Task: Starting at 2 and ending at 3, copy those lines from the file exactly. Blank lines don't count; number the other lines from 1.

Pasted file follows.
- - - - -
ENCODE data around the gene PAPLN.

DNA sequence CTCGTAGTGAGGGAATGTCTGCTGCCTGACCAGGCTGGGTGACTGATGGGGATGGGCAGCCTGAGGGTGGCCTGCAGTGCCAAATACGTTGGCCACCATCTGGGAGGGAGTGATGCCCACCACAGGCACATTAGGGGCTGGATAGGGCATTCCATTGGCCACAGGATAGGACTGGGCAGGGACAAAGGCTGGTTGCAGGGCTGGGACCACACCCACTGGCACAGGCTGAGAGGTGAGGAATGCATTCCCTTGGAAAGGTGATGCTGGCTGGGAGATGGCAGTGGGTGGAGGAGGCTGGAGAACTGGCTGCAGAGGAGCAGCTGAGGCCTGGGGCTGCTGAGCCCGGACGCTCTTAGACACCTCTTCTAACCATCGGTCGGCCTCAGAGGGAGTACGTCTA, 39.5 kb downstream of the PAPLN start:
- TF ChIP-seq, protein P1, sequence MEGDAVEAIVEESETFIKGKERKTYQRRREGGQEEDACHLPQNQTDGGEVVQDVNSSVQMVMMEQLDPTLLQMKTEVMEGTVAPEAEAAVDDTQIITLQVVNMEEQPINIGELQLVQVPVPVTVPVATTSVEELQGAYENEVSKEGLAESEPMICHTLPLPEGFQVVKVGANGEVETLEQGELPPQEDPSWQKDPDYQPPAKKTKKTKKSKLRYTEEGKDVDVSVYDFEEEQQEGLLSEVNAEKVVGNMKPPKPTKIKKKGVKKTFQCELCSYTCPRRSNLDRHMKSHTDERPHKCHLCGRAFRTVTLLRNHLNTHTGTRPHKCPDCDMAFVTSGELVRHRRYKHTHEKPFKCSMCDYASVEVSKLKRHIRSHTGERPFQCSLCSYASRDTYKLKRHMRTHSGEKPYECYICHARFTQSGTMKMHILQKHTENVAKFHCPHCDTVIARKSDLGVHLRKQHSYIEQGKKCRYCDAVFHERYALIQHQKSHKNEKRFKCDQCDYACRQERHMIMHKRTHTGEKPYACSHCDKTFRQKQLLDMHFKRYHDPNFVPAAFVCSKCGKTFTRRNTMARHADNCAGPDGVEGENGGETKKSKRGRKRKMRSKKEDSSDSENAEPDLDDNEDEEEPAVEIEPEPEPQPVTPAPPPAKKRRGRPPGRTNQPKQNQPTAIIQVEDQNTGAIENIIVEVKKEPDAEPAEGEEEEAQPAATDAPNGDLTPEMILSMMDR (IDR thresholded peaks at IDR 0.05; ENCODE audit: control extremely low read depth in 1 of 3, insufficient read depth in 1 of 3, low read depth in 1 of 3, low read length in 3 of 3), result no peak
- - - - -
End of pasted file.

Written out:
DNA sequence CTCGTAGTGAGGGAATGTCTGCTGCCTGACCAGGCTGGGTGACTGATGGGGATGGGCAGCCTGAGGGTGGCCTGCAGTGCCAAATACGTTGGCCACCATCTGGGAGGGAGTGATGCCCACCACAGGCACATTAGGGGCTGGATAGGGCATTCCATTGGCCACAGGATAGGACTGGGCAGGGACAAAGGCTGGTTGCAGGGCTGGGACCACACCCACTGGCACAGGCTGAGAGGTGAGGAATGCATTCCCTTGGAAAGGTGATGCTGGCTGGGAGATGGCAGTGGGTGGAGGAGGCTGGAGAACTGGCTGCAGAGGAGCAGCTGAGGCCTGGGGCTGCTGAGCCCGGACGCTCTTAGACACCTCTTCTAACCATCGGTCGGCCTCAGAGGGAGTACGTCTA, 39.5 kb downstream of the PAPLN start:
- TF ChIP-seq, protein P1, sequence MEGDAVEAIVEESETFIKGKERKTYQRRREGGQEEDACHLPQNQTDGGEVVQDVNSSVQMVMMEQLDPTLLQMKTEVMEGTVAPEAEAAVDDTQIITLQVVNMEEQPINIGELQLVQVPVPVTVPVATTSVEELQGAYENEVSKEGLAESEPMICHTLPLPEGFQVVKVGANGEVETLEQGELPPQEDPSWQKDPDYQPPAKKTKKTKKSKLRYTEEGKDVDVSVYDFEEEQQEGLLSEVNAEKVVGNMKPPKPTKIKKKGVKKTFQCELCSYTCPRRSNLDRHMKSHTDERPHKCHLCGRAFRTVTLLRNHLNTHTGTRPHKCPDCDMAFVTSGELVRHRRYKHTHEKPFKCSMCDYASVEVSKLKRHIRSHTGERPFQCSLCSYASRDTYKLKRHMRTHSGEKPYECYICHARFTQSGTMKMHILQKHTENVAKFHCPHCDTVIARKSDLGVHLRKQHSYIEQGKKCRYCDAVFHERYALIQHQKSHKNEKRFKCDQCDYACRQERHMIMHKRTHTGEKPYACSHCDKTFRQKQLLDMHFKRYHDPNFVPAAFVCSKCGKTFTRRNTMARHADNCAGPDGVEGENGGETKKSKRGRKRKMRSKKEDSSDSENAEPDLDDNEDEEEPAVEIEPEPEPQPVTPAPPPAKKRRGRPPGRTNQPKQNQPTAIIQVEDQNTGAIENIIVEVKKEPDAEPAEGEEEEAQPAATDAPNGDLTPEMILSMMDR (IDR thresholded peaks at IDR 0.05; ENCODE audit: control extremely low read depth in 1 of 3, insufficient read depth in 1 of 3, low read depth in 1 of 3, low read length in 3 of 3), result no peak